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About Rafael

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  1. Hi Paul, first of all welcome to the forum! There are some genuinely great people on here so you're in good hands Here are a few pointers to help you kick start your journey. 1. I back Nicholas & Dino's advice on you needing to be 100% clear with your investment objectives. Is it income you want for example? If so, what does that figure look like and when would you like to get there? Being clear on your objectives will set you on the right path with your risk appetite, locations and the right property strategy for you. Do read up on the pros & cons of each (BTL vs HMOs, etc etc). 2. Assuming you've already inherited your fathers property, you cannot "just move it" to a ltd company. You will have to under go a new transaction and face the costs of this. Operating under a ltd entity is a great way to mitigate taxes. Although on that note, COVID has impacted these particular financing products. 3. Regarding your fathers property. It goes back to your objectives... If it's income you want then just converting it into a BTL wouldn't be a bad idea (assuming a nice yield here). The plus side of this is that you only have management/contingency costs for 1 asset. If your risk profile is a little higher then make the most of the equity in the property, pull out some capital for other deposits and retain this one. 4. In my opinion speaking to a mortgage advisor who's accustomed to dealing with investors is highly beneficial as it could save you thousands in the long run. Getting a power team (mortgage advisors, accountants, builders, lawyers) behind you takes away a lot of the stress Good luck with your journey. Raf
  2. I'm surprised by the lack of interactions this post has received. Excellent post in my opinion. My question to you is @t clarke, have you got Rent Guarantee Insurance? If you're covered, give your insurer a ring. I also self-manage and yesterday night was informed by my tenant saying he's going to see his income reduced by his employer after this month. I'm thinking of lowering his rent for a period of up to May, potentially June. My personal dilemma is the following: 1. Reduce their rent to £585pcm during this period with no expectations of them paying the difference (rent is £735pcm so I'm taking off £150 off their rent). 1.1 I have Rent Guarantee Insurance so hoping to get the missing income from the insurer. I am currently waiting for the insurer to get back to me for advice on what to do. 2. Reduce their rent to £585pcm during this period BUT make a re-payment plan where they pay the leftover amount over a period of 6-8 months after June. 2.1 This is another option I'm considering if for whatever reason the insurer does not play their part. 3. Reduce their rent to £585 with no expectations of them paying the difference for a period up until June. I'm thinking of asking him for proof (i.e. receive copies of pay slips) of his reduced income. My tenant told me he pays almost £500 a month for his Range Rover so I also don't want to be taken advantage of - priorities I guess. Especially given that they've only been at the property for 2.5 months. Stay safe everyone Raf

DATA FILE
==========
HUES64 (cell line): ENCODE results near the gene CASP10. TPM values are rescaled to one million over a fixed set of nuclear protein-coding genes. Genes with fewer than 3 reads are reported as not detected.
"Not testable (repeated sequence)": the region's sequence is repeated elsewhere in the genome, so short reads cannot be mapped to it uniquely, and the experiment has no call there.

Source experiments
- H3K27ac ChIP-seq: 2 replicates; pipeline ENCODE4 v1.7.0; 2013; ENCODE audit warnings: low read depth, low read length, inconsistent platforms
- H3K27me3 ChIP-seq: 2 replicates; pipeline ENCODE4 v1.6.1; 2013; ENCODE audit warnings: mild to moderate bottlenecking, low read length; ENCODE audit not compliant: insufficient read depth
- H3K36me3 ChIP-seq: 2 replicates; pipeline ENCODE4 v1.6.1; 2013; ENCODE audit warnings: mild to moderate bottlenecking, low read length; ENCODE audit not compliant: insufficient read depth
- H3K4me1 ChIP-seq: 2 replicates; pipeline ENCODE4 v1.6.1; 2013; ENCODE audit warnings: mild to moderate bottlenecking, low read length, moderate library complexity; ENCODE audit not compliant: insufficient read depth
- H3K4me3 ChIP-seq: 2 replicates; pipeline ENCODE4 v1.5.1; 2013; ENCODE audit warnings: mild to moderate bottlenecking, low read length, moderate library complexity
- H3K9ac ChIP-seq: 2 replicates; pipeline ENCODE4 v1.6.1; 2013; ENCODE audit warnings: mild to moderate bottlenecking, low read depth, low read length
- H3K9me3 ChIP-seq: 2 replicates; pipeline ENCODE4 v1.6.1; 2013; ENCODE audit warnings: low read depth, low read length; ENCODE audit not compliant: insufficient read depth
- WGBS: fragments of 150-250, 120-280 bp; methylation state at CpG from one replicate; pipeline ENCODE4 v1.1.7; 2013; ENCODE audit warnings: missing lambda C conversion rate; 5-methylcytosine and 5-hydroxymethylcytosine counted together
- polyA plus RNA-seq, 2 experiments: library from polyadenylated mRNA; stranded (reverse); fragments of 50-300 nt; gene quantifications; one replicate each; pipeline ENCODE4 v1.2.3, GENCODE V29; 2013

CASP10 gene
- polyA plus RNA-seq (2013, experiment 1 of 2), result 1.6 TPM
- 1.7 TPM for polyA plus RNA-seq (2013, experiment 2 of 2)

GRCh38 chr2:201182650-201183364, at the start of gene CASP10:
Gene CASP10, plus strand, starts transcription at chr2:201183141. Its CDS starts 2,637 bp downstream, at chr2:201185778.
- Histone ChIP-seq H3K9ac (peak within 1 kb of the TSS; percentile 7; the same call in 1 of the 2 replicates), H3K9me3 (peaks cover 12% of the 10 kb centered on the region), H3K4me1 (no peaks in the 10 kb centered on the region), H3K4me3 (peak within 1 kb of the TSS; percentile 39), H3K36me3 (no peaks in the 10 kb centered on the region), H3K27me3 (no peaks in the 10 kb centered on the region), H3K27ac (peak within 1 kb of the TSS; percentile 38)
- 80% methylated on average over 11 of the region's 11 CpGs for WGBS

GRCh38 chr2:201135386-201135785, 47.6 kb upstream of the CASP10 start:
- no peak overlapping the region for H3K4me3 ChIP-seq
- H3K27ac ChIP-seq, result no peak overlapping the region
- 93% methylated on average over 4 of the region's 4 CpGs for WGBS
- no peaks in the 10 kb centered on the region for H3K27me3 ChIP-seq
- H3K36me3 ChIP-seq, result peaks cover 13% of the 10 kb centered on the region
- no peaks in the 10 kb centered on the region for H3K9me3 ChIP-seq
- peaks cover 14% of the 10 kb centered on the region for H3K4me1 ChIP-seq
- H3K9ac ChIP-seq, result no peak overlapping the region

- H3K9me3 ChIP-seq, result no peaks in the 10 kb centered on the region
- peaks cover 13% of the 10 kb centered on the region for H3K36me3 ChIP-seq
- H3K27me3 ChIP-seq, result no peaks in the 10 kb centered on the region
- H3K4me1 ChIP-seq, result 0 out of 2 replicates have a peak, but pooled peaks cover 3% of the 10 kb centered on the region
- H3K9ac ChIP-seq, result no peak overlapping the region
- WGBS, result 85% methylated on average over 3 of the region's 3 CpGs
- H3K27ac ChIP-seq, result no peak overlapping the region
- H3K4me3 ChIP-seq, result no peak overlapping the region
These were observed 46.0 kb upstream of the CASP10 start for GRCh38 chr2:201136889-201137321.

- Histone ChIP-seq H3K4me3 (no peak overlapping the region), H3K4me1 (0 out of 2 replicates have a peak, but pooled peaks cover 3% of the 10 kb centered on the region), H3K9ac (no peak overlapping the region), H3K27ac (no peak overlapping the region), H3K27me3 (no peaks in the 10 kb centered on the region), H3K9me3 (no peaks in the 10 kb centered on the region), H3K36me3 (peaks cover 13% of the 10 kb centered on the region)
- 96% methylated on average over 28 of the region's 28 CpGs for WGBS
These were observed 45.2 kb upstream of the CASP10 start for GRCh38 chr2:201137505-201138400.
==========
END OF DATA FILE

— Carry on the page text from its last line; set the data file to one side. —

3. Hi @rogerh, wondering how you've got on with this? I am thinking of doing something similar about converting my residential property into a BTL. Would be good to hear from you on how you managed this. Thanks, Rafael
  4. Hi Angela, I have messaged you privately. Thanks, Rafael
  5. Hi Ian, I am by no means an "experienced flipper" but I have recently attended some auctions with the hope of grabbing BMW deals and came out surprised. On most occasions buyers were paying the same (+ auction fees) for their lots, as other historically sold houses of the same type / in the same street, except their purchased property was in a much worse condition. Not the most logical in my opinion! Don't forget that despite the daunting economic forecasting headlines in the media, as of today, unemployment is extremely low and therefore there are currently lots of buyers out there - especially the emotionally charged ones at auction houses. Nevertheless, there are some cracking deals out there to be made. I advise asking if the particular lot you're interested in is open to pre-auction offers and if they are put in an offer, you will never know and may just get accepted! (same auction protocol will follow). Just be patient and don't get emotional Good luck!